Lion­ized as a suc­cess­ful tycoon and giant of inter­na­tion­al finance and com­merce, T.V. Soong (who also served as Finance Min­is­ter and oth­er cab­i­net posts for Chi­ang Kai-shek) was deeply involved with the Green Gang/Kuomintang nar­co-fas­cist oper­a­tion: “. . . . Shang­hai police reports indi­cate that in 1930, T.V. Soong per­son­al­ly arranged with Tu to deliv­er 700 cas­es of Per­sian opi­um to Shang­hai under KMT mil­i­tary pro­tec­tion to sup­ple­ment deplet­ed Chi­nese stocks. All par­ties involved in set­ting up the ship­ment and pro­tect­ing it dur­ing transit—including T.V.—received fees. . . .”

Amer­i­can pub­lish­ing giant Hen­ry Luce of Time, Inc. was the son of Amer­i­can mis­sion­ar­ies in Chi­na, where he spent much of his youth.

His posi­tion toward Chi­na might be said to embody “the Mis­sion­ary Posi­tion.”

A doc­tri­naire fas­cist him­self, he saw the busi­ness tycoon as an Amer­i­can iter­a­tion of the fas­cist strong­man, exem­pli­fied by his idol Ben­i­to Mus­soli­ni.

Luce’s por­tray­al of Chi­ang Kai-shek, Mme. Chi­ang and their regime are utter­ly fan­tas­tic in nature, bear­ing no rela­tion what­so­ev­er to the real­i­ty of the Kuom­intang. Luce’s por­tray­al could be said to have set the tem­plate for cov­er­age of Chiang’s regime in the U.S.

As we con­tem­plate the cov­er­age of con­tem­po­rary Chi­na in this coun­try, it is worth recall­ing the depth of decep­tion in which our jour­nal­ists have indulged.

Key points of analy­sis and dis­cus­sion include:

1.–The influ­ence of Hen­ry Luce’s mis­sion­ary par­ent­ing in Chi­na on his per­spec­tive on Chi­ang: “ . . . . ‘The trou­ble with Har­ry,’ observed the writer Lau­ra Z. Hob­son, wife of one of his class­mates at Yale, ‘is that he’s torn between want­i­ng to be a Chi­nese mis­sion­ary like his par­ents and a Chi­nese war­lord like Chi­ang Kai-shek.’ . . . .”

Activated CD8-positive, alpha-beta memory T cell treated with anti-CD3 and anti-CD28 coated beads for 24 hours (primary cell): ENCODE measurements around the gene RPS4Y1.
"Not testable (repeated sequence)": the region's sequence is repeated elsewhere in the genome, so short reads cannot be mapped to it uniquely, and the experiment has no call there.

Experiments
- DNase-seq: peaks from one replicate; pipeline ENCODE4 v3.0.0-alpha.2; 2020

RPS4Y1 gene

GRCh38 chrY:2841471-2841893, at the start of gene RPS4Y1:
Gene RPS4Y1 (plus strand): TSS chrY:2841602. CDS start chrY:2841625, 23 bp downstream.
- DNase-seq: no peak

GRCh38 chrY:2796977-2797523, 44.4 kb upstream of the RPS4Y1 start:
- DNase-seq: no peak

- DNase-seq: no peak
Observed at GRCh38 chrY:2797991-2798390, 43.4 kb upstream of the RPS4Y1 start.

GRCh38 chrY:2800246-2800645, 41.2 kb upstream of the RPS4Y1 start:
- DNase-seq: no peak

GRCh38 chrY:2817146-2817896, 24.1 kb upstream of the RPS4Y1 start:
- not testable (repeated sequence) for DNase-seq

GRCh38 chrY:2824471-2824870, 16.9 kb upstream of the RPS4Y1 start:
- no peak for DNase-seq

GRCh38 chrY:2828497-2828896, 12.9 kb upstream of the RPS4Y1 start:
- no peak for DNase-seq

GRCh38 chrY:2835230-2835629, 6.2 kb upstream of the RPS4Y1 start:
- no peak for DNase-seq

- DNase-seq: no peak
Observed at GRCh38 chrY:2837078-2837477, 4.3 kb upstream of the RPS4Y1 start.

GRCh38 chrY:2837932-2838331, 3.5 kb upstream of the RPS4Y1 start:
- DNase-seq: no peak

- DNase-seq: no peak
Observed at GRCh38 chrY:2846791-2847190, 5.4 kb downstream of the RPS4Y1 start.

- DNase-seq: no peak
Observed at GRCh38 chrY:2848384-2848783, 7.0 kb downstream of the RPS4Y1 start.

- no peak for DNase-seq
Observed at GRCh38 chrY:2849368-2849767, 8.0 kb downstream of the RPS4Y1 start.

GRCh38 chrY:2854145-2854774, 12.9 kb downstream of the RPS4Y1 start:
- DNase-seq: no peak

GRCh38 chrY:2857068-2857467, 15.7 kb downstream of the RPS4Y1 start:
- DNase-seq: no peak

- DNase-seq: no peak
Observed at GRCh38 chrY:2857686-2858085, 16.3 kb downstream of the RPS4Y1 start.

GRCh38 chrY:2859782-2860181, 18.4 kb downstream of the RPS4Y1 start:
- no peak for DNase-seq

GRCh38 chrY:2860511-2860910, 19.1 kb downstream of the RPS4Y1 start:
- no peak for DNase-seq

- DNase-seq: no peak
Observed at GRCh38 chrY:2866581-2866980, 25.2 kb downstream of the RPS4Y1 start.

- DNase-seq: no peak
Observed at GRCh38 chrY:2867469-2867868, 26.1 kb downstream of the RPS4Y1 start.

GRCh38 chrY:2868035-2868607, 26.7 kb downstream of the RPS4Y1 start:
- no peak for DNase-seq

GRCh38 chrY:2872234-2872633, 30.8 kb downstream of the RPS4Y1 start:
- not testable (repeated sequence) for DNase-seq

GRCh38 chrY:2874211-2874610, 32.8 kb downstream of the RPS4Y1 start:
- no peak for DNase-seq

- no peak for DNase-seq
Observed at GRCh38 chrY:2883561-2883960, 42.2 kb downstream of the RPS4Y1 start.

2.–Luce com­pro­mised: “ . . . . he could do the next best thing—he could adopt the Soongs and make Chi­ang over into a mis­sion­ary-war­lord. . . .”
3.–“ . . . . By the spring of 1933, when T.V. was ready to vis­it Amer­i­ca, Luce was rapid­ly becom­ing the world’s most pow­er­ful pub­lish­er. With him [Luce] to take care of their pub­lic rela­tions and image build­ing in Amer­i­ca, the Soongs, Chi­angs and Kungs were in for a sen­sa­tion­al ride. . . .”
4.–For Luce, T.V. Soong’s pro­fes­sion­al busi­ness per­sona man­i­fest­ed in the same man­ner as the fas­cist strong­men he idol­ized. “. . . . The busi­ness tycoon, Luce believed, was America’s answer to the need for fas­cism. . . . He found jus­tice in the sur­vival of the fittest, and saw quite clear­ly that a soci­ety build on greed was more dynam­ic than one based on char­i­ty. . . . ‘The moral force of Fas­cism,’ Luce pro­nounced, ‘appear­ing in total­ly dif­fer­ent forms in dif­fer­ent nations, may be the inspi­ra­tion for the next gen­er­al march of mankind.’. . .”
5.–For Luce, there­fore, T.V. Soong served the same func­tion as Mus­soli­ni: “. . . . Luce char­ac­ter­ized T.V. as a car­toon super-tycoon. Luce had a soft spot for super­heroes that enabled him prac­ti­cal­ly to ven­er­ate Chi­ang Kai-shek. ‘The hero-wor­ship­per in him,’ said his biog­ra­ph­er W.A. Swan­berg, ‘respond­ed to the Fas­cist super­man who could inspire the alle­giance and coop­er­a­tion of the mass­es. . . . He point­ed to the suc­cess of Mus­soli­ni in revi­tal­iz­ing the aris­to­crat­ic prin­ci­ple in Italy, ‘a state reborn by virtue of Fas­cist sym­bols, Fas­cist rank and hence Fas­cist enter­prise.’ . . . . Luce admired strong regimes in which the ‘best peo­ple’ ruled for the good of all . . . . In Mus­soli­ni, he saw such great­ness and in Fas­cism, such dra­mat­ic polit­i­cal inno­va­tions that he could not con­tain his excite­ment. . . .’”